U.S.-backed Iraqi forces close in on IS-held Mosul government buildings

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Iraqi special forces soldiers wave to a group of newly trained police formed from people displaced by Islamic State militants, as the group sits on a truck bound for the frontline of the Mosul offensive against Islamic State, near Bazgirtan, Iraq, October 26, 2016. REUTERS/Zohra Bensemra
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MOSUL/BAGHDAD, Iraq (Reuters) – U.S.-backed Iraqi forces on Tuesday battled their way to within firing range of Mosul’s main government buildings, a major target in the offensive to dislodge Islamic State militants from their remaining stronghold in the western side of the city.

Terrified civilians were fleeing the fighting, some toward government lines, often under militant fire. Others were forced to head deeper into Islamic State-held parts of the city, straining scarce food and water supplies there.

Iraqi forces captured the eastern side of Mosul in January after 100 days of fighting and launched their attack on the districts that lie west of the Tigris river on Feb. 19.

If they defeat Islamic State in Mosul, that would crush the Iraq wing of the caliphate the group’s leader Abu Bakr al-Baghdadi declared in 2014 over parts of Iraq and neighbouring Syria. The U.S. commander in Iraq has said he believes U.S.-backed forces will recapture both Mosul and Raqqa – Islamic State’s Syria stronghold – within six months.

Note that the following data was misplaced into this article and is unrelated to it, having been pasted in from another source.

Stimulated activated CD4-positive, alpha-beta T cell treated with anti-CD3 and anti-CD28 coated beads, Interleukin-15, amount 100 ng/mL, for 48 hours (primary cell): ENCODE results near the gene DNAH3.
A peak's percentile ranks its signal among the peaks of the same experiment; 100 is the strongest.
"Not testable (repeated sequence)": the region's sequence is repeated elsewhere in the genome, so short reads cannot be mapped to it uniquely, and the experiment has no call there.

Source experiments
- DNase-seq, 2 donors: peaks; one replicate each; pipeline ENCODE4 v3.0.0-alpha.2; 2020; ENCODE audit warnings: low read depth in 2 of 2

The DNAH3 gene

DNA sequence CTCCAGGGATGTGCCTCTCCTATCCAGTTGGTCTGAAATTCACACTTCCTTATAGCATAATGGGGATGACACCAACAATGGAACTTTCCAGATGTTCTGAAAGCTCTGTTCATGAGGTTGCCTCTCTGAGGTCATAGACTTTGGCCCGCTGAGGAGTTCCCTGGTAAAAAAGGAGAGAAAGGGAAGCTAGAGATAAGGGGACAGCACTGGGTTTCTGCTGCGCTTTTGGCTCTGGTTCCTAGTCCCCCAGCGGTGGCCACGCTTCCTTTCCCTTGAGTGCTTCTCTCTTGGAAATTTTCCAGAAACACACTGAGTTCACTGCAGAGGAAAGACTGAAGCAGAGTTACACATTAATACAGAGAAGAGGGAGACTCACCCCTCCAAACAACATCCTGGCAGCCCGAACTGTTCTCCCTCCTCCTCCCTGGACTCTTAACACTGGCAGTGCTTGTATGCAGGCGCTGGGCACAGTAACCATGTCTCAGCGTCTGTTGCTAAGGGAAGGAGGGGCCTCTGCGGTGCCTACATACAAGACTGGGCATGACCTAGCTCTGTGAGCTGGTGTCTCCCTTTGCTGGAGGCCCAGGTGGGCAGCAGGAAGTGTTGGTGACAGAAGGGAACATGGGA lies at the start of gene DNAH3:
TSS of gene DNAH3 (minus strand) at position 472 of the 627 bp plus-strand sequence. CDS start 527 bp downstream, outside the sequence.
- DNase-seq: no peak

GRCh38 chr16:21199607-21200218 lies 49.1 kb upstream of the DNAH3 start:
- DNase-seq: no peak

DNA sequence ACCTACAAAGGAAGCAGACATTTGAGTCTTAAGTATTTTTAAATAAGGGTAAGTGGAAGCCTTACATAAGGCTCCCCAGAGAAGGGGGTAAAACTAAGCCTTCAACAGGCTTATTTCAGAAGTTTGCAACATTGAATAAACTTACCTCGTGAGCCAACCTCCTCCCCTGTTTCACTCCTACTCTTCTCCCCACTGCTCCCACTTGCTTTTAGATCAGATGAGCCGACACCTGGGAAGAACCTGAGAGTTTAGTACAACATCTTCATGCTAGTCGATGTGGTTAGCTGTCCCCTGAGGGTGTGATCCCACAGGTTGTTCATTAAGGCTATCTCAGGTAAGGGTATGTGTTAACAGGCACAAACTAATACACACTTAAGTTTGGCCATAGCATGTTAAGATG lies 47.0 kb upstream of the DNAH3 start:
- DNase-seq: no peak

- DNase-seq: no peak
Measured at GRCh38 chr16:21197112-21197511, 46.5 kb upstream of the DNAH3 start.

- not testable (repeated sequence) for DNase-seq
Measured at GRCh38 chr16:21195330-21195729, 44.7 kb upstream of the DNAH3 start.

“The provincial council and the governorate building are within the firing range of the Rapid Response forces,” a media officer with the elite Interior Ministry units told Reuters, referring to within machinegun range or about 400 metres (1,300 feet).

Taking those buildings would help Iraqi forces attack the militants in the nearby old city centre and would be of symbolic significance in terms of restoring state authority over the city.

U.S.-trained Counter-Terrorism Service (CTS) units battled Islamic State sniper and mortar fire as they moved eastwards through Wadi al-Hajar district to link up with Rapid Response and Federal Police deployed by the riverside, in a move that would seal off all southern access to the city.

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The militants set ablaze homes, shops and cars to hide their movement and positions from air surveillance. Satellite pictures also showed a fabric cover set up over a street in the old city centre.   Continued…

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